The ruins of Tullich Kirk stands alongside the A93 about a mile and a half north-east of Ballater. After the Reformation Tullich was one of three parishes serving this part of Deeside. In 1798 they were rationalised into the joint parish of Glenmuick, Tullich & Glengairn served by a new parish church built in Ballater, and Tullich Kirk was simply abandoned.
Although abandoned as a place of worship, Tullich Kirk and the circular kirkyard that surrounds it was never abandoned as a place of burial. This is very evident as you wander around the kirkyard, and within the shell of the kirk itself, which has been used as a burial enclosure. Perhaps Tullich Kirk has remained so popular as a place of burial because of the sense of history which still pervades the place. When it was abandoned in 1798, although the church that stood here dated back to around 1400, it was just the most recent in a series on the same site, the earliest of which was founded here by St Nathalan in the mid 600s.
As is often the case across Scotland, when new churches were built on the site of earlier ones, they often incorporated elements of the structure of the church or churches they were replacing. Evidence of this can be found at Tullich Kirk in an enclosure surrounded by railings on the outside of the north wall of the kirk. Here are displayed a series of interesting stones which turned up either built into the structure of the church or in its surroundings. The oldest is what remains of a Pictish symbol stone dating back to around 700. At some point in the past this seems to have been reshaped to make it suitable for reuse as a grave slab, because parts of the Pictish patterns it carries have been chopped off. Today it is difficult to discern the detail of the carvings under the layer of lichen that has colonised much of the surface of the stone.
In the 1200s, Tullich Kirk was granted by David I to the Knights Templar, and was included within the Scottish property portfolio of this wealthy and enormously powerful Christian order of knighthood, which was administered from Temple, in Midlothian. The demise of the Templars followed their refusal to grant loan to King Philip IV of France, and his retaliation by launching a wave of arrests of members on trumped-up charges on Friday 13 October 1307. Templars in Scotland were treated less brutally than across most of Europe, and many simply became Knights Hospitaller of the Order of St John, with their property being transferred to that order and administered from its Scottish headquarters at Torphichen Preceptory near Linlithgow.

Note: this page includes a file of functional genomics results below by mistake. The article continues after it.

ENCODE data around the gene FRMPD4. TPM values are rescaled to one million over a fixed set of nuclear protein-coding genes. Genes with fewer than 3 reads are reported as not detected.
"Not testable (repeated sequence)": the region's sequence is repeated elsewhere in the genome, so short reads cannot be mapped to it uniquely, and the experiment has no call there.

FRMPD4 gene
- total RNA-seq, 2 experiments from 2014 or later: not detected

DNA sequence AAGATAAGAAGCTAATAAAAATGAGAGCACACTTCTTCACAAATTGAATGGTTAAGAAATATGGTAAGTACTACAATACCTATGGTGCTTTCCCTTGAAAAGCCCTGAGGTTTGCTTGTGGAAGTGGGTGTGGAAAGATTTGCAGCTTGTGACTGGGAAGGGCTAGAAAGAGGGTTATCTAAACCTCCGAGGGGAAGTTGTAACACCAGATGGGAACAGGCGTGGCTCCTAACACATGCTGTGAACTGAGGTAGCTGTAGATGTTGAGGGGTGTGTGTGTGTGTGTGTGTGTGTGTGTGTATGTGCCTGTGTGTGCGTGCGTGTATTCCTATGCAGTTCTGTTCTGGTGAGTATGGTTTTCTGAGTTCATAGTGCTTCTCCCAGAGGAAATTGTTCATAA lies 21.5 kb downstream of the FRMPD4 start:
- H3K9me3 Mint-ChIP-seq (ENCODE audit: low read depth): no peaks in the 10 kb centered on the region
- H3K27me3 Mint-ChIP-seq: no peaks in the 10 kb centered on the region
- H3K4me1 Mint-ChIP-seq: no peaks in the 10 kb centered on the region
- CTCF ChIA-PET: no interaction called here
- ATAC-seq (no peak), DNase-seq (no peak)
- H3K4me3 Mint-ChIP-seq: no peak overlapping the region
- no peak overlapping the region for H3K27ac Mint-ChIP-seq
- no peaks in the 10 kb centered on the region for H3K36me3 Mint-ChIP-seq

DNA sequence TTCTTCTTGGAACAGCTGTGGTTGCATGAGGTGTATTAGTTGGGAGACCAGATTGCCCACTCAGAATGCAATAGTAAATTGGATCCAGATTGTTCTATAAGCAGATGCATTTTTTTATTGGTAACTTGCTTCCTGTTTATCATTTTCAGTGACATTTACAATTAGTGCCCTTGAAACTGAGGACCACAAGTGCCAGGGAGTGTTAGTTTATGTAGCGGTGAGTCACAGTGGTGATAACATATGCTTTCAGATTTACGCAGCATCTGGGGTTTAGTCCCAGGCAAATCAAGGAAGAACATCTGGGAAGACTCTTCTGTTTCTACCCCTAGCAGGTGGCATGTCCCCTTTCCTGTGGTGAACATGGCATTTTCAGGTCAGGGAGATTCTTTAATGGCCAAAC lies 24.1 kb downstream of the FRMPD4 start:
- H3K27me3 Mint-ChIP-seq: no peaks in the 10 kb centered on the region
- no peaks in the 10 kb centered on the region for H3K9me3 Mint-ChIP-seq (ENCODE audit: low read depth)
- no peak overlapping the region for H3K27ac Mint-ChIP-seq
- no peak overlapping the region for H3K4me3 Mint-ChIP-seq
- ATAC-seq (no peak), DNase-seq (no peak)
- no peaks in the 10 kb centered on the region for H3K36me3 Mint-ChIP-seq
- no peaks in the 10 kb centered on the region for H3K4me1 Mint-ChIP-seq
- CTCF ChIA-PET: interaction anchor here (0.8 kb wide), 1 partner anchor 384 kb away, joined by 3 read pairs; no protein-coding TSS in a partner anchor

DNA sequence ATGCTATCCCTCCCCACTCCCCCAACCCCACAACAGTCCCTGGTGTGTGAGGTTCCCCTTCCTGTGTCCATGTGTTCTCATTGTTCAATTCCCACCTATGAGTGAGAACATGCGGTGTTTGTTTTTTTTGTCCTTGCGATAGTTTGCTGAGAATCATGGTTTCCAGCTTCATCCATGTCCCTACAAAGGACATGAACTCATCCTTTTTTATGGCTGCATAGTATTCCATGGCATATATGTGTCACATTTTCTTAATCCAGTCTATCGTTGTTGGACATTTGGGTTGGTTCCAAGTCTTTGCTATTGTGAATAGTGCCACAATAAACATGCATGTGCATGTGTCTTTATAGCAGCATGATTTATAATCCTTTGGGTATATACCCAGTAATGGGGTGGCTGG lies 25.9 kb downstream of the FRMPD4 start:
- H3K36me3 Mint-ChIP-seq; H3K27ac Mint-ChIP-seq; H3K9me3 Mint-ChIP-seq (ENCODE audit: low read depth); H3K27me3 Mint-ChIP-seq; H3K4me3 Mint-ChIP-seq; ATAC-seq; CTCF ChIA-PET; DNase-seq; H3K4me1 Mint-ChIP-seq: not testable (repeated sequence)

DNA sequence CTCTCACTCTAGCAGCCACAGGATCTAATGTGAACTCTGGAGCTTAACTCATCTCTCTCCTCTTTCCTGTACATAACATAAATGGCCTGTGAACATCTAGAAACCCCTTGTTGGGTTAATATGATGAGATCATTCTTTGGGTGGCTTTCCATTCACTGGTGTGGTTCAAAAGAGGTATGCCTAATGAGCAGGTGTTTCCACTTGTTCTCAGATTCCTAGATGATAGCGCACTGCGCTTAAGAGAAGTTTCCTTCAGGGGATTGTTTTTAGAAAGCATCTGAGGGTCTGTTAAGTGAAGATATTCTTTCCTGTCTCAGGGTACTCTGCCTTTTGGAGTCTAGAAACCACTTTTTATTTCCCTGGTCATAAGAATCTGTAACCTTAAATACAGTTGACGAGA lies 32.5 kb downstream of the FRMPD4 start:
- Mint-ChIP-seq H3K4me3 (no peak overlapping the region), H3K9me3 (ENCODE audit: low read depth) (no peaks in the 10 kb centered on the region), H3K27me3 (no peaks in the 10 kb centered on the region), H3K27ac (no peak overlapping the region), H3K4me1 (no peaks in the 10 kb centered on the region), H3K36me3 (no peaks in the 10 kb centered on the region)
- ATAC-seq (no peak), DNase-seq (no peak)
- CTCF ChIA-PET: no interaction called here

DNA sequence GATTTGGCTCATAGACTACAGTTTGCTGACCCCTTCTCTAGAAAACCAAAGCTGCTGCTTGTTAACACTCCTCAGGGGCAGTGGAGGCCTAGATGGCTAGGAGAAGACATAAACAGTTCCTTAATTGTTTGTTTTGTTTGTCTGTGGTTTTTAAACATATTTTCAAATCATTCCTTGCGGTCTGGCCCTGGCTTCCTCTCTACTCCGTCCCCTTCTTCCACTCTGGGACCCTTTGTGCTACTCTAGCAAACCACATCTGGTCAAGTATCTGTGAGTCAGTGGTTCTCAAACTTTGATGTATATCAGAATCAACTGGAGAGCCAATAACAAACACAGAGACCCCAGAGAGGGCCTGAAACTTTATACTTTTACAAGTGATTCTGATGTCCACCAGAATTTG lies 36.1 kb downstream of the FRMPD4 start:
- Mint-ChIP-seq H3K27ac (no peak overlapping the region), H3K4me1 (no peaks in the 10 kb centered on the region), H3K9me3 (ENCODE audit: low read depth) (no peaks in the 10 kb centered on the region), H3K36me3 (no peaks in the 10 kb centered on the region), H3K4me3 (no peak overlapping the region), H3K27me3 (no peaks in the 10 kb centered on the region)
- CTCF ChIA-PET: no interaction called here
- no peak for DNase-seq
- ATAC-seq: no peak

The Scottish Reformation in 1560 saw many old religious buildings destroyed or abandoned, but it seems that Tullich survived to find a new use, as a parish kirk, a role it was to fulfil for a further 238 years. Perhaps the only incident of real note during this period happened one wintry Sunday morning. The Minister was very late for the service and the congregation took to keeping themselves warm by dancing a reel in the kirkyard. The event was recorded for posterity in the late 1700s by a poem (later set to music as a dance) written by John Skinner, The Reel of Tullochgorum.